Get the facts! - Maryland Disability Law Center

 It is estimated that 96% of severe acts of violence are committed by individuals
who do not have a diagnosis of mental illness.i
 It is estimated that between 5% and 7% of persons diagnosed with a serious
mental illness commit violence towards others in a given year, compared to
between 2% and 3% of the general population.ii
 This elevated rate of violence for people with a mental illness is not due to the
illness itself, but is related to the presence of other, more significant risk factors.iii
 Substance abuse increases the risk of violence regardless of mental health
status; it has a stronger impact on people with a mental illness.iv
 Controlling for other risk factors, a person with a serious mental illness alone has
same – or lower - likelihood of committing a future act of violence as any member
of the general public.v
 The strongest risk factors for committing severe acts of violence include younger
age, being male, having less than a high school education, history of violence,
juvenile detention, perception of hidden threats from others, and being divorced
or separated in the past
 People with a serious mental illness are anywhere from 2.5 times to nearly 12
times more likely to be the victims than the perpetrators of violence.vii
In a nationwide survey, 75% of the public viewed people with a mental illness as
violent, despite the research over the past 20 years debunking this myth.viii
Fazel, S, Grunn (2006). The population impact of severe mental illness on violent crime, Am J Psychiatry (163)
Swanson, JW, Holzer CE, III, Ganju VK, Jono RT. (1990). Violence and disorder in the community: Evidence From
the Epidemiologic Catchment Area Surveys, Hospital & Community Psychiatry (41)761-70.
1500 Union Avenue, Suite 2000 ● Baltimore, Maryland 21211
Phone: 410-727-6352 ● TTY: 443-285-5387 ● Fax: 410-727-6389 ●
Elbogen, E.B. & Johnson, S.C. (2009). The intricate link between violence and mental disorder: Results from the
National Epidemiologic Survey on Alcohol and Related Conditions. Archives of General Psychiatry, 66(2), 152-61.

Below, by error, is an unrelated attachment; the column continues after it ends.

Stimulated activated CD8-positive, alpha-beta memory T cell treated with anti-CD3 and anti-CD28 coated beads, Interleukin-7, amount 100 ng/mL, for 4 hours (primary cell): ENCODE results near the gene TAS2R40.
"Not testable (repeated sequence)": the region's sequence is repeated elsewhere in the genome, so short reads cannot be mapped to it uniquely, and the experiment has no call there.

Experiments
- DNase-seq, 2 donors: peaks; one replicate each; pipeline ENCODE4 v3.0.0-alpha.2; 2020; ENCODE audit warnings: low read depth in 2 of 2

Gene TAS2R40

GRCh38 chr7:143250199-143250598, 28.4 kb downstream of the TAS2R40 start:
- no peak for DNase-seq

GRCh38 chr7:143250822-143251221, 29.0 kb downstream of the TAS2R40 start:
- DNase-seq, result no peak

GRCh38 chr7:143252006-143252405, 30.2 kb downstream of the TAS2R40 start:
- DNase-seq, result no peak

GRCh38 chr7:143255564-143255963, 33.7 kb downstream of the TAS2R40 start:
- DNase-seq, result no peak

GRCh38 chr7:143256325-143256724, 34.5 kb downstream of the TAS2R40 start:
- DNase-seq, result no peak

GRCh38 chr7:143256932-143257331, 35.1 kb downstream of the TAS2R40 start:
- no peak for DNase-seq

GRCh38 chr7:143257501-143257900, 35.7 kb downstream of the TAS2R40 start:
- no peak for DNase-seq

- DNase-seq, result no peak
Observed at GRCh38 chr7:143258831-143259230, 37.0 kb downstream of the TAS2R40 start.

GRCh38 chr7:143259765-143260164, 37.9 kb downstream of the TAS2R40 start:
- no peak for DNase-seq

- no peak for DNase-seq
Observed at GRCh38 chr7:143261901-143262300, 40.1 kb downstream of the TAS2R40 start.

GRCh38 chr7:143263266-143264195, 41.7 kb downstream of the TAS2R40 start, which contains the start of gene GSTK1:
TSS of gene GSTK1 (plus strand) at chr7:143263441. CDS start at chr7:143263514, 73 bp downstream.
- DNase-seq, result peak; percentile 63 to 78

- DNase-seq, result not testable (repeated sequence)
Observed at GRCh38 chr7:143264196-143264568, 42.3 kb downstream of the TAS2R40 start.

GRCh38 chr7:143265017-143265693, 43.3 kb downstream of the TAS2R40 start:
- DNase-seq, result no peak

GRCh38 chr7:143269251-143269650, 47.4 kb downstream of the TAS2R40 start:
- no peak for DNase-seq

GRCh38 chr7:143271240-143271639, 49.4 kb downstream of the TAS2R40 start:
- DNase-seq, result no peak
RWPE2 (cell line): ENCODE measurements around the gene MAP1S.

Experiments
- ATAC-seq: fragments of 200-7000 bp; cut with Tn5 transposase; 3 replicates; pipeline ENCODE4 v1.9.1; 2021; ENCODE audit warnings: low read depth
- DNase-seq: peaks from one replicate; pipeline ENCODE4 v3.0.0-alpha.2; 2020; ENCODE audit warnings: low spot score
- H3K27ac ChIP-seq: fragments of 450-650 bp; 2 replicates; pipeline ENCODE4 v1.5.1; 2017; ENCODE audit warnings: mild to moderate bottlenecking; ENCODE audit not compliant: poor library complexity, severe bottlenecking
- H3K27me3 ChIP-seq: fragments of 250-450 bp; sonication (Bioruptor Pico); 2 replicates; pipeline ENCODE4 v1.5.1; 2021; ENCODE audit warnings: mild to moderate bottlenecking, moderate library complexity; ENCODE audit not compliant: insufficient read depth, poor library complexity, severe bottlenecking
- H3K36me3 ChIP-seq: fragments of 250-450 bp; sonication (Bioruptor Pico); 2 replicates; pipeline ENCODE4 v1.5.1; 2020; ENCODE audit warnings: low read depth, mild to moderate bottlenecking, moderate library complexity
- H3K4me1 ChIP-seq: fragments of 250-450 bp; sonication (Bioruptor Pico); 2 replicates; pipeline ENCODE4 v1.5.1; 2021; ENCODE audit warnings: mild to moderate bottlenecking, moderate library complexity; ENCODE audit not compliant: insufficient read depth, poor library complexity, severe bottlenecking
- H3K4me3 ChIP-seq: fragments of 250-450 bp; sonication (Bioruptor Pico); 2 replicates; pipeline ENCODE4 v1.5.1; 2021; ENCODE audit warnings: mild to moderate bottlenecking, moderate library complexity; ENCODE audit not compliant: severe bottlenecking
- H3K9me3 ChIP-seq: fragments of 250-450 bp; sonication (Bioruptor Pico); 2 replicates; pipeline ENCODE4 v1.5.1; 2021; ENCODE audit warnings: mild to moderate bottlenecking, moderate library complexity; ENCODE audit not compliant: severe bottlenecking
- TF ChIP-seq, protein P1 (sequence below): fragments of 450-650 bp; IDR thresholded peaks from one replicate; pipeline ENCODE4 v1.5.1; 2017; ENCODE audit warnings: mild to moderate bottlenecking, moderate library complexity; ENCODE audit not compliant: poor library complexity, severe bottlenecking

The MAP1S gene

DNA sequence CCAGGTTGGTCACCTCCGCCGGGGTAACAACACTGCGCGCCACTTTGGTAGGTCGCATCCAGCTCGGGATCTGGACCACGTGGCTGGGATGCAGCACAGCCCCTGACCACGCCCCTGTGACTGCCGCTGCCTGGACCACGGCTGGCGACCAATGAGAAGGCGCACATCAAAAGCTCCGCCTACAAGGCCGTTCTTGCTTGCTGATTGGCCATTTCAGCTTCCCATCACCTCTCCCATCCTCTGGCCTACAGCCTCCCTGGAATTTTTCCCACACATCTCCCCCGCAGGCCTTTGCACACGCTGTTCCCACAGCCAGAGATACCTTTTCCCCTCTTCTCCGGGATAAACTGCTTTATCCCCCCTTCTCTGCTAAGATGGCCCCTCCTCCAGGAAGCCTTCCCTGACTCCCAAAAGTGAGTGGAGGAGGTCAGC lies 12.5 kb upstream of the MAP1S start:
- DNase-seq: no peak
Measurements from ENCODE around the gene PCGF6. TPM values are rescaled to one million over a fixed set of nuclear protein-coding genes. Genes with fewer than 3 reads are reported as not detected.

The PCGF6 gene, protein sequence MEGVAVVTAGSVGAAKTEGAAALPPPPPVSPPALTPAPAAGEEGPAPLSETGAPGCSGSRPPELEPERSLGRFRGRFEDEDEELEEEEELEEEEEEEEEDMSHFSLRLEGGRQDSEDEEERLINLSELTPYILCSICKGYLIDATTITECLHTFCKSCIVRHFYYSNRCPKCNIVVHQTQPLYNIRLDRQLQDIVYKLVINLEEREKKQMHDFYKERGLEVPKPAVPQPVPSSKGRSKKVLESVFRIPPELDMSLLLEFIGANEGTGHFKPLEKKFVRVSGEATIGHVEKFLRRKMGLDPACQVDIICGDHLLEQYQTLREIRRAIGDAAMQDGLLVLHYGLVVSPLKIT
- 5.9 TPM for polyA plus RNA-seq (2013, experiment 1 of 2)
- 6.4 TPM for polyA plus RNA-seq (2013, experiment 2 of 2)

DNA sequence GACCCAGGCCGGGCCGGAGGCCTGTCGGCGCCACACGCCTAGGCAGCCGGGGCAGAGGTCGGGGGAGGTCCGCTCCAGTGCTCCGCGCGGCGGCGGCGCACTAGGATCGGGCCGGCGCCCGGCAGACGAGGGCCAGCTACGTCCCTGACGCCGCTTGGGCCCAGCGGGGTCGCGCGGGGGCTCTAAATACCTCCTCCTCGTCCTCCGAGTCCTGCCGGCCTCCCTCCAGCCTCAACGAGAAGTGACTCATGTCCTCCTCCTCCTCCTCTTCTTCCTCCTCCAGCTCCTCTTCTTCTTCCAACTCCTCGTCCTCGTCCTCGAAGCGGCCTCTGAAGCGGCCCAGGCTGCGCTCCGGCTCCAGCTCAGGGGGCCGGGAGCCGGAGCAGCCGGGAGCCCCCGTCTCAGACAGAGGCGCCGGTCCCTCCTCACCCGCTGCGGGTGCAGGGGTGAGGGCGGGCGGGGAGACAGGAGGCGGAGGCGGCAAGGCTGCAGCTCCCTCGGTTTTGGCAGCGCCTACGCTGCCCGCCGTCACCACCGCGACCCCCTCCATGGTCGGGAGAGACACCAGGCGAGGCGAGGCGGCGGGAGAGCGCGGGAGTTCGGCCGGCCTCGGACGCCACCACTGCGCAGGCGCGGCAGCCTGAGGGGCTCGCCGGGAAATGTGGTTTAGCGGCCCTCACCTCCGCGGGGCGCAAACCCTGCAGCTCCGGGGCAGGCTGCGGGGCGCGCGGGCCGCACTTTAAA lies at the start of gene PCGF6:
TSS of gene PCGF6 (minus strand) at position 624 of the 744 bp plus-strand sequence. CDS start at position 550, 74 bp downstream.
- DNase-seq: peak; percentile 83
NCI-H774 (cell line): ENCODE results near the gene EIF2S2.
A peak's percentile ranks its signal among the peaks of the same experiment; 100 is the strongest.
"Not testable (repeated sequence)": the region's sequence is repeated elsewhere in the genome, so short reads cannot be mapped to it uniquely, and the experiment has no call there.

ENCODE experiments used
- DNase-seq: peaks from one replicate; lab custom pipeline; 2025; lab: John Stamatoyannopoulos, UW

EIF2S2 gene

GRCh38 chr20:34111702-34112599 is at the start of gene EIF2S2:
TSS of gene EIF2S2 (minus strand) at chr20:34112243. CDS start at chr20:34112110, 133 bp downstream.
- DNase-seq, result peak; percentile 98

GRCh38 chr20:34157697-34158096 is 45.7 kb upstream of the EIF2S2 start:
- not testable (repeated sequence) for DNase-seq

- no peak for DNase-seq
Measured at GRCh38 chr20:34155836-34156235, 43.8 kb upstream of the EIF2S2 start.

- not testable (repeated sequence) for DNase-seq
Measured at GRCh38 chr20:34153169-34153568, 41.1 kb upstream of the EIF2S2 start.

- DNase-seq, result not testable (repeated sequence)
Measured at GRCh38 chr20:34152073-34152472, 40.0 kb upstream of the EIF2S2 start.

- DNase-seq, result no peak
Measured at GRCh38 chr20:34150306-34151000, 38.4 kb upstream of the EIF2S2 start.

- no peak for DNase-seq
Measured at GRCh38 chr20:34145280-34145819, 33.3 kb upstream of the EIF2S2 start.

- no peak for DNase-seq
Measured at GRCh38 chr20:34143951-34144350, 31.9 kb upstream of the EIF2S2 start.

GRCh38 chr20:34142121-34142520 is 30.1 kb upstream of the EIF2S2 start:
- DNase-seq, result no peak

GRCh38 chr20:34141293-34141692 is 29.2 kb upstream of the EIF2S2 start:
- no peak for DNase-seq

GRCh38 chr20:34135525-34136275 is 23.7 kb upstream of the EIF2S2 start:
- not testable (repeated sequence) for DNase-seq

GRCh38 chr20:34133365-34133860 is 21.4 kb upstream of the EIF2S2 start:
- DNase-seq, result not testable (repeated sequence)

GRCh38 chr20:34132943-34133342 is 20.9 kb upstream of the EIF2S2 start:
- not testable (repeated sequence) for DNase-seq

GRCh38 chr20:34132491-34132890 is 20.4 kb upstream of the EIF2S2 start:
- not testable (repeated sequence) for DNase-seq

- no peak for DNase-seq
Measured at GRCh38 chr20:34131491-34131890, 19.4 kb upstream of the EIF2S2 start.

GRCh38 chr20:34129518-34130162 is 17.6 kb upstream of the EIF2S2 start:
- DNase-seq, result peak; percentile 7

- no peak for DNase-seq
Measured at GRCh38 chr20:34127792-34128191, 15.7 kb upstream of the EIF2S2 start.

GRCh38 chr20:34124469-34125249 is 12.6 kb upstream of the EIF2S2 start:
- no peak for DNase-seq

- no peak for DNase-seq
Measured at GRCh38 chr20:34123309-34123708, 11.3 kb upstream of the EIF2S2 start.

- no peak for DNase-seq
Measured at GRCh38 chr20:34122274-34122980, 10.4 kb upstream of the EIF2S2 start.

The studied employed a nationally representative longitudinal data set to examine (1) what risk factors
prospectively predict violent behavior; (2) whether sever mental disorders predict future violent behavior; and (3)
how different risk factors may predict different types of violence; Swanson JW, Swartz MS, Van Dorn RA, et al.
(2006). A national study of violent behavior in persons with schizophrenia, Arch Gen Psychiatry (63) 490-9;
Steadman HJ, Mulvey EP, Monahan J, et. al. (1998) Violence by people discharged from acute psychiatric inpatient
facilities and by others in the same neighborhoods, Arch Gen Psychiatry (55) 393-401.
NASMHPD/CSG Justice Center (2010). Responding to a High-Profile, Tragic Incident Involving a Person with a
Serious Mental Illness: A Toolkit for State Mental Health Commissioners.
Id.; see also Steadman HJ, Mulvey EP, Monahan J, et. al. (1998) Violence by people discharged from acute
psychiatric inpatient facilities and by others in the same neighborhoods, Arch Gen Psychiatry (55) 393-401
Elbogen at 157.
Teplin, L.A., McClelland, G.M., Abram, K.M., & Weiner, D.A. (2005) Crime victimization in adults with severe
mental illness: Comparison with the National Crime Victimization Survey. Archives of General Psychiatry, 62, 911921.
Corrigan, P.W., Watson, A.C., Gracia, G., Slopen, N., Rasinski, K. and Hall, L.L. (2005). Newspaper stories as
measures of structural stigman, Psychiatric Services, 56(5), 551-556. See also Pescosolido, B., Martin, J., Link, B.,
Kikuzawa, S., Burgos, G., Swindle, R., et al (2000). Americans’ views of mental health and illness at century’s end:
Continuity and change. Public report on the MacArthur Mental Health Module, 1006 General Social Survey.
Bloomington, In: Indiana Consortium of Mental Health Services Research, Indiana University, and the Joseph P.
mailman School of Public Health, Columbia University; Pescosolido BA, Monahan J., Link BG, Stueve A. Kikuzawa S.
The Public’s view of the competence, dangerousness, and need for legal coercion of persons with mental health
problems. Am J Public Health, 1999; 89(9): 1339-1345.